Oppose "Right to Farm" Legislation

In response to growing public concern about factory farming, some states have banned certain industrial farming practices that have been shown to cause animal suffering, threaten public health, pollute water, reduce air quality and negatively impact property values. Rather than reform destructive practices, corporate agribusiness is responding by pushing "Right to Farm" (RTF) laws.

Right to Farm laws seek to preserve the status quo by greatly limiting the ability of states to regulate conditions on farms, including the cruel confinement of farm animals and other environmental and public health threats. Ultimately, RTF laws protect the interests of industrial agriculture over those of small farmers, local communities, animals and the environment.

What Is the Purpose of "Right to Farm" Legislation?

So-called "Right to Farm" statutes first cropped up in the 1970s when urban centers began encroaching on rural areas and lawmakers became concerned about conflicts over the use of agricultural land. These laws vary in their scope, but generally aim to protect farmers from property disputes and litigation.

Examples of these laws include:
  • Prohibiting local governments from enacting more stringent agricultural regulations than the minimums required by state law, regardless of local demand.
  • Restricting communities from suing, even if the agricultural operation has expanded significantly or changed practices that impact water quality, air quality or quality of life for residents.
  • Restricting communities from suing if a farm operation engages in "generally accepted agricultural management practices" that do not violate any laws, but may create documented public health or environmental threats.
  • Ordering plaintiffs to pay the legal fees of the agricultural entity being sued (the defendant) if they (the plaintiffs) lose the case to discourage communities from challenging agribusiness.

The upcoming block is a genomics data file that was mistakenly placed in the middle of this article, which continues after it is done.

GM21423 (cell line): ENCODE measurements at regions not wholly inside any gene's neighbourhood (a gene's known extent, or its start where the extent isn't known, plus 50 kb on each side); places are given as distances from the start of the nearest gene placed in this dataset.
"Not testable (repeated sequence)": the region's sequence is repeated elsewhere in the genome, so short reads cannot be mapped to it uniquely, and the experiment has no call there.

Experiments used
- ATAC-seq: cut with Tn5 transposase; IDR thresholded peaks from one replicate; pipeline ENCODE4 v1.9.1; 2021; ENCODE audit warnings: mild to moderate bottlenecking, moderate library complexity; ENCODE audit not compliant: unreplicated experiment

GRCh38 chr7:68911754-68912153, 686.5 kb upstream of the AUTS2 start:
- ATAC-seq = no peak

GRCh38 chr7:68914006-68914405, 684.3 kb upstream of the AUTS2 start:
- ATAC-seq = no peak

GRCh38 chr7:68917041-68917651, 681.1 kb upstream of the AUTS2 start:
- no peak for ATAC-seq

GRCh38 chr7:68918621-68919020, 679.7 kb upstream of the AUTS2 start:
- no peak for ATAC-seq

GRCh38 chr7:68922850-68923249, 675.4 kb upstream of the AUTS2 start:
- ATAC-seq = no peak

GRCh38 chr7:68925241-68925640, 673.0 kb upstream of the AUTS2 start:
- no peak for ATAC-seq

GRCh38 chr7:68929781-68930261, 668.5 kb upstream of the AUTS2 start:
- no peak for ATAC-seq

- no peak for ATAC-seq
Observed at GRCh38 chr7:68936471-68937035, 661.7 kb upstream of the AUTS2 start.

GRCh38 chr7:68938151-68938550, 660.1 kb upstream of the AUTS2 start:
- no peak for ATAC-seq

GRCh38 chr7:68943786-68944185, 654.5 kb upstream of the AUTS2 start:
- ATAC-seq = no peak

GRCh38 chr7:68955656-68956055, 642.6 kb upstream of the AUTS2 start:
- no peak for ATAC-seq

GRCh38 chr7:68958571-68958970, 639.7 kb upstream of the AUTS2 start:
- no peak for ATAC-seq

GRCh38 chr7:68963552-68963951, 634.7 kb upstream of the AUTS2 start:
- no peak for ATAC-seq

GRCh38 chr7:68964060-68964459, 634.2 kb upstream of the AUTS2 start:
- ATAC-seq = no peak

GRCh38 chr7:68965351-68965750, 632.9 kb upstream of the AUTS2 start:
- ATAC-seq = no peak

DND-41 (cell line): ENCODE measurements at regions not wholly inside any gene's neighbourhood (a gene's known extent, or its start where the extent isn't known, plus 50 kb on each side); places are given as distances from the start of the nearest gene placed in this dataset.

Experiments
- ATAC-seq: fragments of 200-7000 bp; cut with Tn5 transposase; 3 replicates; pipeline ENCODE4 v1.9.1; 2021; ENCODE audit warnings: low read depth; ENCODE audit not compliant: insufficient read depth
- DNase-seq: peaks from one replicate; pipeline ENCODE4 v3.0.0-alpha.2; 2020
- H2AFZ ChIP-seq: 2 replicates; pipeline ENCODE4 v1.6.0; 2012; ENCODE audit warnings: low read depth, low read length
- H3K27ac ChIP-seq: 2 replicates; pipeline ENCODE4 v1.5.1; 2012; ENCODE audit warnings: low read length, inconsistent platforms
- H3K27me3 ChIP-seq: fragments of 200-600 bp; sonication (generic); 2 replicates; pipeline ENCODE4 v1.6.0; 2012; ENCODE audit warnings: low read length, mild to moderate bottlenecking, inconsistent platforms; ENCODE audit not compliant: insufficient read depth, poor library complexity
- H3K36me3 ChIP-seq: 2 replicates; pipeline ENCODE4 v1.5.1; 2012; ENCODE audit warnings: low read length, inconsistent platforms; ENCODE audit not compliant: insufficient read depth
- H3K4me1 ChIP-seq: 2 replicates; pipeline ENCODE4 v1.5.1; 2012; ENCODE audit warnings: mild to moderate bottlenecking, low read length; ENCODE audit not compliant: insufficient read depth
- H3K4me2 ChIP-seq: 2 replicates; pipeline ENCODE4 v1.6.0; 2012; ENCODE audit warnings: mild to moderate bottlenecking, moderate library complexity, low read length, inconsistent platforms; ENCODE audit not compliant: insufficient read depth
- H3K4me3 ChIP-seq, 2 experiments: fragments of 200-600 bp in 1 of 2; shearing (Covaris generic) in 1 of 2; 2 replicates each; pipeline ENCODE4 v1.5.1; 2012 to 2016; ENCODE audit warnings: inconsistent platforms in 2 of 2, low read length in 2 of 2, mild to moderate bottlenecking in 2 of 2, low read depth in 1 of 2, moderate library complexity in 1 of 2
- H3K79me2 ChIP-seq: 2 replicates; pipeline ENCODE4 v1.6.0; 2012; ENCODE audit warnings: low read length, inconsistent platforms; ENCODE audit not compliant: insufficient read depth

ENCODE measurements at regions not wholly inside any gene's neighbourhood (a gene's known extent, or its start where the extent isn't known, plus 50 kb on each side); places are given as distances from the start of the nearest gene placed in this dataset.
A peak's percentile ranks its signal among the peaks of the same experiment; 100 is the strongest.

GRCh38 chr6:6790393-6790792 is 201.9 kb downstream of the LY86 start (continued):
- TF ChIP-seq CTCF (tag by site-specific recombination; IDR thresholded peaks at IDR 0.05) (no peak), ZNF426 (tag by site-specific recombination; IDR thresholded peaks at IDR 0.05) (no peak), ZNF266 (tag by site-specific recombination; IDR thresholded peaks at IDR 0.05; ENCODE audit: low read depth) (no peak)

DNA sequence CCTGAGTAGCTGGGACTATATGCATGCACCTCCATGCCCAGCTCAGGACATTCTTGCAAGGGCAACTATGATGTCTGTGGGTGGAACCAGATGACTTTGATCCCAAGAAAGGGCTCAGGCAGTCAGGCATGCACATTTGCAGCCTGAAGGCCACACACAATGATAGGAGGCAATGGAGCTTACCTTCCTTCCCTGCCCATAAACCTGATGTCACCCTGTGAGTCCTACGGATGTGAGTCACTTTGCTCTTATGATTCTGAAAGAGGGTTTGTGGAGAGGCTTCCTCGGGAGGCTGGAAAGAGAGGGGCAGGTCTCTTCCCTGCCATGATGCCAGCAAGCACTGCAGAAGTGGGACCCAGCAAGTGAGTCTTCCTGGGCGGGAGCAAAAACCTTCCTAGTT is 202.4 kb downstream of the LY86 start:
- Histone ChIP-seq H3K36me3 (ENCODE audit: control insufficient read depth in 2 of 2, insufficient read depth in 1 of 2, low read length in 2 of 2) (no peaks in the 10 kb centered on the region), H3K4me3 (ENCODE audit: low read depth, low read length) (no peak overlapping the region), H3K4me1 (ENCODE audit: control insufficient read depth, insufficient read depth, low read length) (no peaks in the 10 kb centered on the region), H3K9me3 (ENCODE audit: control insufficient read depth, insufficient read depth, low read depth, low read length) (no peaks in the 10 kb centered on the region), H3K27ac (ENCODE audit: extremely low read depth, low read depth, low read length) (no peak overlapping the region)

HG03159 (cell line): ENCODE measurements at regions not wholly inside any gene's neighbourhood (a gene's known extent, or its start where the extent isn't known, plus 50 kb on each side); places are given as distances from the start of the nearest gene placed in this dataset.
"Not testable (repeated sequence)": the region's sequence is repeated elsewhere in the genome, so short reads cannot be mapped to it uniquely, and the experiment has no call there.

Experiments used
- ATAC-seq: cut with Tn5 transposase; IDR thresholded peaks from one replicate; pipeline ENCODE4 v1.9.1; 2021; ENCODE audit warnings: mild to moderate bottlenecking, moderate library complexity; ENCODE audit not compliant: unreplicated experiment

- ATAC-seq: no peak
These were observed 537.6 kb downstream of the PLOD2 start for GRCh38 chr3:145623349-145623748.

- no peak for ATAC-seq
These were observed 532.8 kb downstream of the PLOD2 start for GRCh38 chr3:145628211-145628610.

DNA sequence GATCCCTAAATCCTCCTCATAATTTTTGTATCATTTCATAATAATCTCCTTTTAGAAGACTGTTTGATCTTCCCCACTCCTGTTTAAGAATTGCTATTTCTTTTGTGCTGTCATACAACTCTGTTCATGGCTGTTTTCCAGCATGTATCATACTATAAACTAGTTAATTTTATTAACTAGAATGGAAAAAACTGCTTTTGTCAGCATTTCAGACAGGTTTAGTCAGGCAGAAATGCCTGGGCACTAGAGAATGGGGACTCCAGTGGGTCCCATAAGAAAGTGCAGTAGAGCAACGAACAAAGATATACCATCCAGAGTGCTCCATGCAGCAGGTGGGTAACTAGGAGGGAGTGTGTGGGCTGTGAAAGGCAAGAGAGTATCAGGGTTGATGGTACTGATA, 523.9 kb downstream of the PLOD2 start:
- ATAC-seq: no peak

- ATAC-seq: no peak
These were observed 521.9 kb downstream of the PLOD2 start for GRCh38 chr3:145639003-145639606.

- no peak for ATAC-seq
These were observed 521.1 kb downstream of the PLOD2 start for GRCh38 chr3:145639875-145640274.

Recent "Right to Farm" Legislation

Right to Farm laws have been enacted in some form in every state. But in recent years—partially as a tactical shift by agribusiness away from proposing unpopular ag-gag laws—more overreaching versions of these laws are being introduced. The most troubling pattern emerging in RTF laws is the passage of state-level constitutional amendments. When a state enshrines the "Right to Farm" in its constitution, it elevates farming to the same untouchable status as other constitutional rights, including the right to religious freedom and the right to vote. No other for-profit industry is afforded such protections.
 
Indiana — Introduced RTF legislation [PDF] to amend the Indiana State Constitution in 2015. Rejected by the Legislature.
 
Kansas — Updated its RTF legislation in 2013, specifically protecting farming operations that expand their acreage or increase the size of their livestock operations.
 
Missouri — Narrowly passed a ballot measure in 2014 adding a RTF provision (Art. I Sec. 35) to the Missouri State Constitution.
 
Nebraska — Introduced RTF legislation [PDF] to amend the Nebraska State Constitution in 2016. Rejected by the Legislature.
 
North Dakota — Passed a ballot measure in 2012 adding a RTF provision (Art. XI. Sec. 29) [PDF] to the North Dakota State Constitution. 
 
Oklahoma — Introduced a ballot measure in 2016 to add a RTF provision [PDF] to the Oklahoma State Constitution. Rejected by voters.
 
West Virginia — Introduced RTF legislation to amend the West Virginia Constitution in 2016. Rejected by the Legislature.

Join the ASPCA Advocacy Brigade to stay up to date on ways you can help! You can also contact your governor and state legislators and contact them to ask that they vote against these harmful laws that protect the cruel practices of industrial farming.